Brunswick 1946 500N-16 500 -16 ES
Brunswick (American) 500-FLAT 500N-0 500 N 0 ia,JP,RF,PC
Brunswick to 1951 630N-8 629 N -8 mm
Brunswick 1946 - 1954 630N-12 629 -12 ES
Capitol earliest 78s 1000 PC
Capitol 1942 (founded) to 1951 American 78 250N-8 250 N -8 mm
Capitol 1942 - ?; probably "Capitol 400N-12.7" [CAP] 400 -12 ia,ES,mil,JP,RF
Capitol / Capitol Cetra 1951-1955 Capitol [CAP] 400N-12.7 400 N -12,7 mm
Capitol to 1954 800 -10 ES
Capitol - Telefunken 500-FLAT 500N-0 500 N 0 ES,mil
Capitol (Europ.) 1944 - 1955, ffrr, prod. by Decca UK, matrix prefix DCAP Decca 78 300N-5.5 300 N -5,7 PC
Cetra founded 1930s by RAI, Italy European 78 250N-0 250 N 0 GH
Cetra-Soria founded 1949, Cetra prod. in US European 78 250N-0 250 N 0 mm
Chappell 1931 - 1944, with © before matrix no., [Bc] Blumlein300 300N-0 300 N 0 PC
Coliseum 1926 - 1933, with M in a circle BBC 2dB/oct. PC
Columbia (American) 1926 [W.E.] American 78 250N-5 250 N -5 ES,mil
Columbia (American) 1926 [W.E.] 200 -7 ia,mil,JP,RF
Columbia (American) 1926 - 1940 (?) [W.E.] American 78 250N-8 250 N -8 mm
Columbia (American) 1938 - end, most ("Columbia Rec." a CBS label since 1938) Columbia 78 300N-16 300 N -16 ia,GH,ES,mil,mm,JP,RF
Columbia (British) 1925 - 1931, with W in a circle [W.E.] 250 W.E.mike PC
Columbia (British) from 1926, from 1931 EMI(UK) - 1953 European 78 250N-0 250 N 0 ia,GH,ES,JP,RF
Columbia (British) 1931 - 1944, with © before matrix no., [Bc] Blumlein300 300N-0 300 N 0 PC
Columbia (British) 1932 - 1949, with W in a circle or matrix prefix W (US COL/OKeh reissues) 500-FLAT 500 0, later -12 PC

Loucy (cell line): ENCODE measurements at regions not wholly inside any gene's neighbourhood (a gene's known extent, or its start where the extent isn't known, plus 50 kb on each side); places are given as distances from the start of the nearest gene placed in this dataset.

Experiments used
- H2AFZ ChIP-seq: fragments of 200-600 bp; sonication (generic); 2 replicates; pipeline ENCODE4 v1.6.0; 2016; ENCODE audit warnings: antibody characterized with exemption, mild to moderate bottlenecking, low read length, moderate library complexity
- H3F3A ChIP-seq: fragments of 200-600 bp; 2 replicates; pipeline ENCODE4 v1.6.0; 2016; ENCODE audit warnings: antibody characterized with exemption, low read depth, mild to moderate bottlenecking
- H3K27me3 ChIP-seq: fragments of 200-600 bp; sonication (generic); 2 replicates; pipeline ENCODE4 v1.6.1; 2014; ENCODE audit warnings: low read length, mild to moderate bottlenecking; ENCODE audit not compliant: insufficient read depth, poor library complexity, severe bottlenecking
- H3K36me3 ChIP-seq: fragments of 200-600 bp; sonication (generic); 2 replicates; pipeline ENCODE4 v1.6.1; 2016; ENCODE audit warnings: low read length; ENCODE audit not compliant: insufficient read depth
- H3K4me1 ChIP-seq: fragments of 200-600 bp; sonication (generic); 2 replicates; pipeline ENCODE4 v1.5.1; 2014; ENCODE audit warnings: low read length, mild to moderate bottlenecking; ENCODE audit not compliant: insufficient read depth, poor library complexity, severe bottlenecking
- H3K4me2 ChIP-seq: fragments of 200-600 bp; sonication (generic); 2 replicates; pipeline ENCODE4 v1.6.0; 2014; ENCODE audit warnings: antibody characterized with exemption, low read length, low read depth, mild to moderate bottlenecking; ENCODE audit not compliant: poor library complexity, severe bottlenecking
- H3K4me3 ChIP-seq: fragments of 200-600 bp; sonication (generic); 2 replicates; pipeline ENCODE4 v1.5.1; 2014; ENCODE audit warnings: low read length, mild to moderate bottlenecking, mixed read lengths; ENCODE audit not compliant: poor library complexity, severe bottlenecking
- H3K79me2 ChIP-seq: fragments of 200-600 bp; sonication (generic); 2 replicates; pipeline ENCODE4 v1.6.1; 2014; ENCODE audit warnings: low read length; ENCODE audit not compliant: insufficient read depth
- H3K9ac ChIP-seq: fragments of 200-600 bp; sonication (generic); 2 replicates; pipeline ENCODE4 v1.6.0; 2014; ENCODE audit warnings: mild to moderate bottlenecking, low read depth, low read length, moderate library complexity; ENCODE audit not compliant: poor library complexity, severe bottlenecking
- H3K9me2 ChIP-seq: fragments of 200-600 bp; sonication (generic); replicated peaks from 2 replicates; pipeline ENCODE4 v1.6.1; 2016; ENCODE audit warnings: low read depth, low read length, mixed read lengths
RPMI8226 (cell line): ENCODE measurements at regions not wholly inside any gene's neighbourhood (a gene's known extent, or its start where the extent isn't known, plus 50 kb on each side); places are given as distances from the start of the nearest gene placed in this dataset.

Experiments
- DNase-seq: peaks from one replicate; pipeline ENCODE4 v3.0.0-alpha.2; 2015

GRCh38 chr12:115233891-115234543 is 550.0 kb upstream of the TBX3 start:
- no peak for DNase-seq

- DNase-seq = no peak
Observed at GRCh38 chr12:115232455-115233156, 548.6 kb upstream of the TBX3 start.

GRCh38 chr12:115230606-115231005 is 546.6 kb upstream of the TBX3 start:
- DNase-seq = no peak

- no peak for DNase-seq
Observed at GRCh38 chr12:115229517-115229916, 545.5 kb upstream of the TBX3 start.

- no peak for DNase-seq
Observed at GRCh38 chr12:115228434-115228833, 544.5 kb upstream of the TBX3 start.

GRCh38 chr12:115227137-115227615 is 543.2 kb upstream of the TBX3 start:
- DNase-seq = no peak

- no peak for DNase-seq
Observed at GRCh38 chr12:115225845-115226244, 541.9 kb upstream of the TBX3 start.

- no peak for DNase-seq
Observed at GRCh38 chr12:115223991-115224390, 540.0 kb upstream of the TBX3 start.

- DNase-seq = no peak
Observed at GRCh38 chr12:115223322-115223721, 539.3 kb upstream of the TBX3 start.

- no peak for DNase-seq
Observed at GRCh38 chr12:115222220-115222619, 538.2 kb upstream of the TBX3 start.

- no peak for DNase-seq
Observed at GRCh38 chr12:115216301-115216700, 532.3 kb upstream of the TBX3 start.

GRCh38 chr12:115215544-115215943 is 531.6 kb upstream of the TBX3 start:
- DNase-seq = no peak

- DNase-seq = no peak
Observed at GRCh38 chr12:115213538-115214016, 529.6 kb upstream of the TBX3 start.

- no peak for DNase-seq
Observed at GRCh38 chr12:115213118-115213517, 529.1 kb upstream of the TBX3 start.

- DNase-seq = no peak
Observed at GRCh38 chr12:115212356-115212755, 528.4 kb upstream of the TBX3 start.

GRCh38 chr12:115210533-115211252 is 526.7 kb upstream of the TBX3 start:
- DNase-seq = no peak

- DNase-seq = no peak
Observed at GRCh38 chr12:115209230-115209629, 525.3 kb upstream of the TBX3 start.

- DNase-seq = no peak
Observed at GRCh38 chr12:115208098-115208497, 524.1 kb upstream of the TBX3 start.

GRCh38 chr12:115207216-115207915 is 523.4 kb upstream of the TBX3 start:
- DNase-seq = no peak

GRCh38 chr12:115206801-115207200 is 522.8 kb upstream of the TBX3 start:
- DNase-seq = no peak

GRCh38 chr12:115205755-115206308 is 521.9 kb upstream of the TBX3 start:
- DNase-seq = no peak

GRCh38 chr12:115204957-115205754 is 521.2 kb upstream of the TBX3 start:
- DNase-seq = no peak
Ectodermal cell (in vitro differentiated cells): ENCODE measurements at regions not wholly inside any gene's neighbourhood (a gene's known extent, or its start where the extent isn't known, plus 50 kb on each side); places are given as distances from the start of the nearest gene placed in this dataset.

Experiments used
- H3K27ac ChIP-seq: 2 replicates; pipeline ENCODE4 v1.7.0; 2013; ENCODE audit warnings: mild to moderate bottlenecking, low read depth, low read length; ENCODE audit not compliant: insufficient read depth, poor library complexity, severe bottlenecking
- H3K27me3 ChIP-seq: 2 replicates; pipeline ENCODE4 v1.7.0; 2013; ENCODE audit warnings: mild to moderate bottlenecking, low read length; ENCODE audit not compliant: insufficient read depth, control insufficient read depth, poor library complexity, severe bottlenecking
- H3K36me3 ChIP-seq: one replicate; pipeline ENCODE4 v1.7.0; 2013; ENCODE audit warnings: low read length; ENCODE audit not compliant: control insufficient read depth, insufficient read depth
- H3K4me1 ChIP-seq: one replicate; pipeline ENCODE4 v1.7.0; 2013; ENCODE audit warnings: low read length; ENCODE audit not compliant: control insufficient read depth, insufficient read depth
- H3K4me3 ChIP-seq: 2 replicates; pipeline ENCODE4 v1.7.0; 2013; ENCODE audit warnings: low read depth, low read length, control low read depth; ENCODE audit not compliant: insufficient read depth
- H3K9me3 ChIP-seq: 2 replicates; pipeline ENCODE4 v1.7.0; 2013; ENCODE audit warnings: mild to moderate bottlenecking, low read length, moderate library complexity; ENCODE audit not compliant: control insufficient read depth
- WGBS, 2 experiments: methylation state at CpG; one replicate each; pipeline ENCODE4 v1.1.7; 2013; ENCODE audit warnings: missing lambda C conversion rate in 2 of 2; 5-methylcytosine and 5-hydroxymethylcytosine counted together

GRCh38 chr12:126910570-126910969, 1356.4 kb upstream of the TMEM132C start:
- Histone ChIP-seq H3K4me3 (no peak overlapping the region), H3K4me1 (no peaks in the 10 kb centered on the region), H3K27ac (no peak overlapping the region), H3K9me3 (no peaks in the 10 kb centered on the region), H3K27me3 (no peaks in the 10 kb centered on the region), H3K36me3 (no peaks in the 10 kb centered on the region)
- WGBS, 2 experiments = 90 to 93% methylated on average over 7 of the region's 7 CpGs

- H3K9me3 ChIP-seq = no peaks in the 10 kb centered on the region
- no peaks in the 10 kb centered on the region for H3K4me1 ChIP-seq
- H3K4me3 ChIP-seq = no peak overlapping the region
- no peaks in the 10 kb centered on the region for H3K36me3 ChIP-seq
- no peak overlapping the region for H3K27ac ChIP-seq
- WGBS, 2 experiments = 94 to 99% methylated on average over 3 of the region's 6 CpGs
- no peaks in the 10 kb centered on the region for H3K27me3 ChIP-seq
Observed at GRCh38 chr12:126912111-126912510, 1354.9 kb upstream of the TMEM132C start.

Columbia (British) 1949 - 7/1953, EMI UK, matrix nos. from CA22600 to CA22610, and at CAX11932 500-FLAT 500N-0 500 N 0 PC
Concert Hall 500 -5 ES
Coral 1946 - 1954 629 -12 ES
Coral AES 400N-12 400 N -12 ES,JP
Decca (American) 1934 -, (Decca US established in 1934) AES 400N-12 400 N -12 ia,JP,RF
Decca (American) pre 1946 Blumlein300 300N-0 300 N 0 ES
Decca (American) very few, to try a combination of 500Hz / 6300 Hz 500N-5.5 500 N -5,5 mm
Decca (American) 1946 - 1951 Decca 78 300N-5.5 300 N -5,7 mm
Decca (American) 1946 - 1954 (??? 629 Hz ???) 629 -12 ES
Decca (American) 1951 - 1953 AES 400N-12 400 N -12 mm
Decca (American) 1953-Nov 1955 NAB 500B-16 500 B -16 mm
Decca (British) 1935 - 1944, matrix up to DR8485-2; test disc: Decca K.1803, London T.4997 Blumlein300 300N-0 300 N 0 PC
Decca (British) to 1944 European 78 250N-0 250 N 0 ES,mm
Decca (British) 1944 - 1955, ffrr, cat. nos. from F.8440, K.1032, M.569 and X.281 (some exceptions); matrix nos. 8486 to 18000; test disc: Decca K.1802, London T.4996 Decca 78 300N-5.5 300 N -5,7 PC
Decca (British) 1944 - 1956 Decca 78 300N-5.5 300 N -5,7 ES,mm
Decca (British) some 1949-1956 London 500C-10.5 500 C -10,5 mm
Decca (European) to 1944 European 78 250N-0 250 N 0 mm
Decca (European) 1944-1950 Decca 78 300N-5.5 300 N -5,7 ES,mm
Decca (European) 1950-1954, (Telefunken + Decca UK = TELDEC since 1950) Telefunken 400N-0 400 N 0 mm
Decca (European) some 1954-1962 CCIR 78 350N-10.5 354 N -10,5 mm
Decca ffrr 1946, same as London ffrr Decca 78 300N-5.5 300 N -5,7 ia,mil,JP,RF
Deutsche Grammophon alias "DGG", taken over by Telefunken 1937 300 -5 ES,mil
Deutsche Grammophon 1944 ca. - 1953 ca. (???) European 78 250N-0 250 N 0 PC
Dial 78s used same EQ as 33⅓ and 45s Columbia LP 500C-16 500 C -16 ES,mil
Dot to 1958 AES 400N-12 400 N -12 mm
Electrola 800 -10 ES,mil
EMI-HMV (British) some, re-releases of acoustics mastered 1909-1926 800N-12 800 N -12 mm
EMI-HMV (British) 1927 - 1953, prod. by EMI(UK) European 78 250N-0 250 N 0 GH,ES,mil,mm
EMI-HMV (British) 1931 - 1944, with □ after matrix no., [Bc] Blumlein300 300N-0 300 N 0 PC
EMI-HMV (British) 1931 - 1949, with ◊ after matrix no. 500-FLAT 500 0, later -12 PC
EMI-HMV (British) 1931 - 1953, (test disc HMV DB4037) European 78 250N-0 250 N 0 ia,ES,mil,JP,RF,PC
EMI-HMV (British) 11/1943 - 7/1953, matrix nos. from 2EA17501 to 0EA17576 European 78 250N-0 250 N 0 PC
EMI-HMV (British) 1955 - end, test disc: EMI JGS812, BBC DOM86 CCIR 78 350N-10.5 354 N -10,5 PC
Exclusive all, 1944 - 1949 Decca 78 300N-5.5 300 N -5,7 mm
Gramophone Company 1925 - 1931 UK, with Δ after matrix no. [W.E.] 250 W.E.mike PC
Gramophone Company Blumlein300 300N-0 300 N 0 ES,mil
Harmony Acoustics to Aug 1929 300 -16 mil
His Master's Voice (Brit.) some, re-releases of acoustics mastered 1909-1926 800N-12 800 N -12 mm